Super fund manager ISPT has stepped up its solar installation program, with an expansion that will allow the landlord to sell down power to tenants in its shopping centre.
With initial success across a smaller group of properties â€“ both malls and commercial buildings â€“ ISPT has moved into a second phase, with a $12.8 million investment across 22 properties.
The expansion phase has targeted malls in particular, allowing ISPT to sell power to retailers, adding around 5300 megawatts to the 1300MW in the first stage.
â€śWe are generating rooftop power and weâ€™re selling it to our retailers through an embedded network,â€ť Alicia Maynard, ISPTâ€™s general manager, told The Australian Financial Review.
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â€śWe are able to offer them low-carbon reliable energy avoiding the grid power.
â€śNow that we are able to sell that power to our retailers it has significantly enhanced our return on investment.
â€śIf we were just focused on powering our own base building usage, then we could only install enough solar power to cover that.
â€śThat relationship between us and our tenants is helping get the scale to what it is now.â€ť
The first stage of the program resulted in 20,000 square metres of solar panels installed across 13 properties. It exceeded benchmark targets on electricity production by 12 per cent.
In the second stage 13,000 solar panels will be laid across 75,000 square metres of roof space above 12 retail properties in NSW, Victoria and the ACT. (The installations are being expanded across three of the properties from the first stage.)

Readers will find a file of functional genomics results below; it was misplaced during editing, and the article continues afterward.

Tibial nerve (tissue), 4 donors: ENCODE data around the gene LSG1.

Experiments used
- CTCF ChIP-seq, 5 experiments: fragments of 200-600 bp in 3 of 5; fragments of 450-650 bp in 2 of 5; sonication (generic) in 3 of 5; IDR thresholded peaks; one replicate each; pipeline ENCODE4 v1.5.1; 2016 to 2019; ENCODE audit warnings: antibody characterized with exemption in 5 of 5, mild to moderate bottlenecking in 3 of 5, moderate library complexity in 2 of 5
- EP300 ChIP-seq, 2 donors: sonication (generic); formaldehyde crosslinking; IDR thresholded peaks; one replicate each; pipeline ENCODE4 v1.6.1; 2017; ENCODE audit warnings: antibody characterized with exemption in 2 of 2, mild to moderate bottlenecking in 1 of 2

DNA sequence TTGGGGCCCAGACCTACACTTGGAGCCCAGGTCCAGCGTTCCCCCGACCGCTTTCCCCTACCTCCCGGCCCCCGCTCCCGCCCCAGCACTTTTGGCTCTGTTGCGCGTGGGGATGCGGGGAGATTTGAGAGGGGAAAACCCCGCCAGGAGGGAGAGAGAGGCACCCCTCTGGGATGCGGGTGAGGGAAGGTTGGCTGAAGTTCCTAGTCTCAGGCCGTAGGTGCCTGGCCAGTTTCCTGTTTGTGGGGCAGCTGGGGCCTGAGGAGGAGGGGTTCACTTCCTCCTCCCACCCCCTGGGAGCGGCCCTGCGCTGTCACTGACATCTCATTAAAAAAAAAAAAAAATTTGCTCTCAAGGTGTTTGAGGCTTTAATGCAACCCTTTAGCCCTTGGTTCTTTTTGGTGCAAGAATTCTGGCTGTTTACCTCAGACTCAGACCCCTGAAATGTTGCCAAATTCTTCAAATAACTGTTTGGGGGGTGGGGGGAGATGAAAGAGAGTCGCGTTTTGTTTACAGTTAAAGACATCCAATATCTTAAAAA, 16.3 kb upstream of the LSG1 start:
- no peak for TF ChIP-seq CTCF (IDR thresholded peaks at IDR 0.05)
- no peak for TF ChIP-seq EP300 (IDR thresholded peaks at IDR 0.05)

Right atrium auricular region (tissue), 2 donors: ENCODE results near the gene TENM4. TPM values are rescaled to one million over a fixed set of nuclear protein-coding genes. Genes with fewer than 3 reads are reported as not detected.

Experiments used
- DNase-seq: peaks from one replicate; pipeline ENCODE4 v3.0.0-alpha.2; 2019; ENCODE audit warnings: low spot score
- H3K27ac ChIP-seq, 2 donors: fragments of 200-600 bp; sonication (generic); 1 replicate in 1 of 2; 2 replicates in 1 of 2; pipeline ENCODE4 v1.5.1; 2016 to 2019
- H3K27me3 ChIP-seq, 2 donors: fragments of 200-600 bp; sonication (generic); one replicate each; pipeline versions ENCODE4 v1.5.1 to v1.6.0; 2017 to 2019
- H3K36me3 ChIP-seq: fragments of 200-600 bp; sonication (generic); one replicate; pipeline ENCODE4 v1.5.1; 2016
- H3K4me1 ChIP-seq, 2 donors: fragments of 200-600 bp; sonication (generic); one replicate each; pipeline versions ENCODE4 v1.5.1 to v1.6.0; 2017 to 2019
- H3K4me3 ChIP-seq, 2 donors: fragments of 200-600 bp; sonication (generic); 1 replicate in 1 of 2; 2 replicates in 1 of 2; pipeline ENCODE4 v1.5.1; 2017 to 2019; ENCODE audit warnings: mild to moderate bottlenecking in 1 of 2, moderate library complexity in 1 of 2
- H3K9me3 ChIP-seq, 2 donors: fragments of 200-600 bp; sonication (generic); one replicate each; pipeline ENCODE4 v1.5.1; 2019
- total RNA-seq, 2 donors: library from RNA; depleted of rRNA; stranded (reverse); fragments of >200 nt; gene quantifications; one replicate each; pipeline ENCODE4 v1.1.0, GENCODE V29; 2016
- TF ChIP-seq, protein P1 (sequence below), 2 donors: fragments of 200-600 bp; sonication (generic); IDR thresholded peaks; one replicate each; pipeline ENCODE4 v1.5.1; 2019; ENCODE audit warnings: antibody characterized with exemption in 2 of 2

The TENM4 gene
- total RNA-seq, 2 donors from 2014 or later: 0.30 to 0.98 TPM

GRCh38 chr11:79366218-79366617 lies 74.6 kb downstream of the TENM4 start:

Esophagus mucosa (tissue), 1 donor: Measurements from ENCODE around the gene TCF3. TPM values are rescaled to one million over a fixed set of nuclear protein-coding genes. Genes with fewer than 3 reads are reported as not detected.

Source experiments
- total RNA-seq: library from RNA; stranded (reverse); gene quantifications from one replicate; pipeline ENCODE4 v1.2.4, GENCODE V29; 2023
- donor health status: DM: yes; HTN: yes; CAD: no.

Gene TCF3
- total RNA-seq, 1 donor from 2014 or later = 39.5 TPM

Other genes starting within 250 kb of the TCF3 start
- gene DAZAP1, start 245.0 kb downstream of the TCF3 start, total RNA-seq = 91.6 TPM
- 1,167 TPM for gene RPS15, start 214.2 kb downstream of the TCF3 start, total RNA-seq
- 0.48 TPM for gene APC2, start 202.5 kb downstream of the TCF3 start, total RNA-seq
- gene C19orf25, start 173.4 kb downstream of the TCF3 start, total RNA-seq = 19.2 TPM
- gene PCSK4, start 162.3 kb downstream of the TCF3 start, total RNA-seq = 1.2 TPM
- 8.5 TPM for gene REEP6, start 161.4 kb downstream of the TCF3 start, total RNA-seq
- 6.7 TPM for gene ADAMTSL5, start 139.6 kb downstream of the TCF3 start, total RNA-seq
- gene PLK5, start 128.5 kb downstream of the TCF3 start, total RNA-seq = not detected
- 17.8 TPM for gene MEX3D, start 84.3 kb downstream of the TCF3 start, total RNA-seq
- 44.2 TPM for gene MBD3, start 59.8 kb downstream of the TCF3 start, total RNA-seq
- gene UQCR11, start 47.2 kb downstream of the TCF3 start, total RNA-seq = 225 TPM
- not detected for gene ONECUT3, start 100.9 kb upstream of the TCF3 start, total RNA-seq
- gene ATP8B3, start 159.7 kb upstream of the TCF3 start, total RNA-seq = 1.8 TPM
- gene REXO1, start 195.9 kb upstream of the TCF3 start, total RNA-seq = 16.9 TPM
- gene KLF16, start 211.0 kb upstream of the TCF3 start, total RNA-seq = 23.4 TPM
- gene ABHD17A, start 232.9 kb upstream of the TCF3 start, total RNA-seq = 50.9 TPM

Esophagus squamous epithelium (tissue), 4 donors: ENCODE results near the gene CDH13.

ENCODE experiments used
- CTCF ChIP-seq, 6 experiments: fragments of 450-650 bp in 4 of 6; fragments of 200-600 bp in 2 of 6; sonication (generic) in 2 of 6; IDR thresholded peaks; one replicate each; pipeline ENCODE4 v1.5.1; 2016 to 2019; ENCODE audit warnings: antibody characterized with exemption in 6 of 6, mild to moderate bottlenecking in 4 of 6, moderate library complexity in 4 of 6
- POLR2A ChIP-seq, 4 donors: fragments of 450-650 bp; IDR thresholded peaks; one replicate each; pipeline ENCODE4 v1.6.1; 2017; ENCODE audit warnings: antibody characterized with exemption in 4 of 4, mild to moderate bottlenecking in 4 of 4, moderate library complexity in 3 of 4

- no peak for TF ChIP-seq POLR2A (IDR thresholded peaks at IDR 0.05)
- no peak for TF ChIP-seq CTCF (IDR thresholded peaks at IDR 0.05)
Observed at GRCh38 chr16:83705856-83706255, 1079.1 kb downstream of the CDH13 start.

The second stage alone is delivering cost savings of $1.5 million. The project will pay for itself within five years and is expected to deliver as much as $30 million in savings over its life.
For ISPTâ€™s corporate footprint the solar power is cutting costs by 8.5 per cent, with around 9.5 per cent reduction in power usage.
Micro-inverters help reduce the unreliability of power generation caused by cloudy days. In further stages, ISPT hopes to extend the roll-out to as many as 50 properties and introduce battery storage within one to two years as it becomes economically feasible.
â€śWe need to have that battery storage to scale up the size of the system,â€ť Ms Maynard said.
An increasing number of commercial property landlords are introducing solar arrays to defray power costs.
While shopping centres and large industrial assets are especially amenable with their large roof spaces, the boom is spreading to a wide variety of properties from aged care facilities to apple-packers and abattoirs.
Stockland has committed to installing 39,000 solar panels across 10 shopping centre rooftops for $23.5 million, for example.
Coca-Cola Amatil decided to install solar across three of its bottling plants around the country in 2018. It expected to save $1.3 million in energy costs, with the 3.5MW of solar providing 14 per cent of energy needs.
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